Daily Briefing

Deep buzz for the content-deprived

Every weekday, while you get showered and dressed, we pluck these dewy- fresh, breaking stories from the info-clogged byways of the datasphere. Pour yourself a cup of coffee and stoke up on everything you need to know, or at least enough to fake it.

Japan's 'Science Women' Seek An Identity
Miki Tanikawa, The New York Times | Japan's 'Science Women' Seek An Identity | June 17, 2013

When she meets people off campus, Junko Tsuchiyagaito, 23, does not usually let on that she studies chemistry at the graduate level. She does not deliberately withhold the information, but she does not volunteer it, either...

The Prism: Privacy In An Age Of Publicity
Jill Lepore, The New Yorker | The Prism: Privacy In An Age Of Publicity | June 17, 2013

An extraordinary fuss about eavesdropping started in the spring of 1844, when Giuseppe Mazzini, an Italian exile in London, became convinced that the British government was opening his mail. Mazzini, a revolutionary who’d been thrown in jail in Genoa, imprisoned in Savona, sentenced to death in absentia, and arrested in Paris, was plotting the unification of the kingdoms of Italy and the founding of an Italian republic. He suspected that, in London, he’d been the victim of what he called “post-office espionage”: he believed that the Home Secretary, Sir James Graham, had ordered his mail to be opened, at the request of the Austrian Ambassador, who, like many people, feared what Mazzini hoped—that an insurrection in Italy would spark a series of revolutions across Europe. Mazzini knew how to find out: he put poppy seeds, strands of hair, and grains of sand into envelopes, sealed the envelopes with wax, and sent them, by post, to himself. When the letters arrived—still sealed—they contained no poppy seeds, no hair, and no grains of sand. Mazzini then had his friend Thomas Duncombe, a Member of Parliament, submit a petition to the House of Commons. Duncombe wanted to know if Graham really had ordered the opening of Mazzini’s mail. Was the British government in the business of prying into people’s private correspondence? Graham said the answer to that question was a secret...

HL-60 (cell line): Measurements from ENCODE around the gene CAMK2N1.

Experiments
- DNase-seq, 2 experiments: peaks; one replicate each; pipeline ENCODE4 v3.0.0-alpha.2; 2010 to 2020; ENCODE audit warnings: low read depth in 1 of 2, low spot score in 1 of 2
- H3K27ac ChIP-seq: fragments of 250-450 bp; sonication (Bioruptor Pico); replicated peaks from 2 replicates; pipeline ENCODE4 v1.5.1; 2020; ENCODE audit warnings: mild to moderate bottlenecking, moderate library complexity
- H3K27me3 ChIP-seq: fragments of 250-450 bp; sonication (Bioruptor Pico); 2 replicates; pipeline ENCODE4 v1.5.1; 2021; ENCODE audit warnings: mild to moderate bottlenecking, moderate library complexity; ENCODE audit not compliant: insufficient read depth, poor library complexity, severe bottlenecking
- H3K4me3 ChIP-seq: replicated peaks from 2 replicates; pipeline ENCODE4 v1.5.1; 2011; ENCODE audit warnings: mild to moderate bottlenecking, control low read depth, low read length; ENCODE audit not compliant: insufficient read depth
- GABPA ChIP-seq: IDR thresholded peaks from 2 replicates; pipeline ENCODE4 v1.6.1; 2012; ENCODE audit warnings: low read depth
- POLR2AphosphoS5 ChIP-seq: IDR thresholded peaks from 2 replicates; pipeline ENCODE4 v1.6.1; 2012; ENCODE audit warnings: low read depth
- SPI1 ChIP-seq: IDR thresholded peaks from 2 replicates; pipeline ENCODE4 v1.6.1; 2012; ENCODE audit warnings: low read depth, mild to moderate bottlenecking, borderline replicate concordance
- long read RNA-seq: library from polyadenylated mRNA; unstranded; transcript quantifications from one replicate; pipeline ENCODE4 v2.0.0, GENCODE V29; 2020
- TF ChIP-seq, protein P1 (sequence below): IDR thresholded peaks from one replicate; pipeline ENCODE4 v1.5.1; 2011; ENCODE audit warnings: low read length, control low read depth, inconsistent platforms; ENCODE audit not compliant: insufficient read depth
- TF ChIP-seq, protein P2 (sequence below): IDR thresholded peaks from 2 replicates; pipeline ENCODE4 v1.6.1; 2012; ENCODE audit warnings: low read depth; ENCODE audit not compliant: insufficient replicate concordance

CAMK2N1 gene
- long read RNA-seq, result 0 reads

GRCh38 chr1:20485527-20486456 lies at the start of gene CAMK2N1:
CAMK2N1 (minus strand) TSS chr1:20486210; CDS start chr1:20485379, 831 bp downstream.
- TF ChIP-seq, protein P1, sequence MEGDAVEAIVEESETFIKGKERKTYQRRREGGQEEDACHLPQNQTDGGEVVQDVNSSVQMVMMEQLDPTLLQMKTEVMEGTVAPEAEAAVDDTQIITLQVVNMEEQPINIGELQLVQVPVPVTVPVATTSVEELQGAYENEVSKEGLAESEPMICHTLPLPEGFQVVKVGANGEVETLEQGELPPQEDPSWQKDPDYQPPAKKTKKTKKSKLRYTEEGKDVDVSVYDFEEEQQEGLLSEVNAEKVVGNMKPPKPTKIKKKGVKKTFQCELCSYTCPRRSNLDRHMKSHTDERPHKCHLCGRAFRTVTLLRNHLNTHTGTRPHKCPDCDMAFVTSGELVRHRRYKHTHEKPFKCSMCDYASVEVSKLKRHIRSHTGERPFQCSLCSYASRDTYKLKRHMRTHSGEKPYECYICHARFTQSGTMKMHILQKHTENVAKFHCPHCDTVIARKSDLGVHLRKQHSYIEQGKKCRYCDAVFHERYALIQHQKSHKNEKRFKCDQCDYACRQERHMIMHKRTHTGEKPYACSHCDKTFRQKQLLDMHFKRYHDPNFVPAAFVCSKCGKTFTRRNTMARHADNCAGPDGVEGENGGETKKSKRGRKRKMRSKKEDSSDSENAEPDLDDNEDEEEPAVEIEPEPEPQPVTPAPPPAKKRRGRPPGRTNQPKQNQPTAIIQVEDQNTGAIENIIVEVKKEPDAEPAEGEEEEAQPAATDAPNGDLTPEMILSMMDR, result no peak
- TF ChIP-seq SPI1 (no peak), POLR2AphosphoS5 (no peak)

From Fox News To Rush: Secrets Of The Right's Lie Machine
John Nichols and Robert W. McChesney | From Fox News To Rush: Secrets Of The Right's Lie Machine | June 15, 2013

Conservative media plays by its rule, and bends truth to back whatever argument they've decided to make that day.

Excerpted from Dollarocracy: How the Money and Media Election Complex is Destroying America

One key factor that has altered campaign coverage comes from the corporate right in the form of “conservative” media. If there has been a vacuum created by the downsizing of newsrooms, conservative media have filled it with an insistent partisanship unseen in commercial news media for nearly a century. The conservative media program has been a cornerstone of the Dollarocracy’s — the big money and corporate media election complex — political program since at least Lewis Powell’s 1971 memo. Initially, the work was largely about criticizing the news media for being unfair to conservative Republicans and having a liberal Democratic bias. Although the actual research to support these claims was, to be generous, thin—one major book edited by Brent Bozell actually claimed corporations such as General Electric were “liberal” companies with an interest in anti-business journalism because they had made small donations to groups like the NAACP and the Audubon Society—the point was not to win academic arguments. The point of bashing the “liberal media,” as Republican National Committee chairman Rich Bond conceded in 1992, was to “work the refs” like a basketball coach does so that “maybe the ref will cut you a little slack” on the next play...

The Power -- And Beauty -- Of Solar Energy
related to article by Bryan Walsh, Time | The Power -- And Beauty -- Of Solar Energy | June 15, 2013

The solar thermal technology behind Ivanpah—which is being jointly developed by BrightSource Energy, NRG Energy and Google—uses thousands of mirrors to reflect sunlight. That light is collected in one of Ivanpah’s three solar towers, where the intense heat transforms water into steam. That steam is piped to a turbine that generates electricity. It’s the same basic technology behind a coal or natural gas plant—only the sun provides the heat...


( main article here: http://www.time.com/time/magazine/article/0,9171,2145499,00.html )

Egypt's Terrible FGM Death
Alastair Beach, The Daily Beast | Egypt's Terrible FGM Death | June 13, 2013

The death of a girl who was having an operation to have her clitoris removed puts a new spotlight on the widespread practice of female genital mutilation in Egypt.

In the mind of Hasanat Fawzy, ten dollars was a small price to pay for her daughter’s honor. Ten dollars, and her little girl, Soheir, would be ready to take her first step on the road to womanhood. All it required was a trip to the clinic. There, the local doctor would take a sharp knife and slice off the 13-year-old’s clitoris.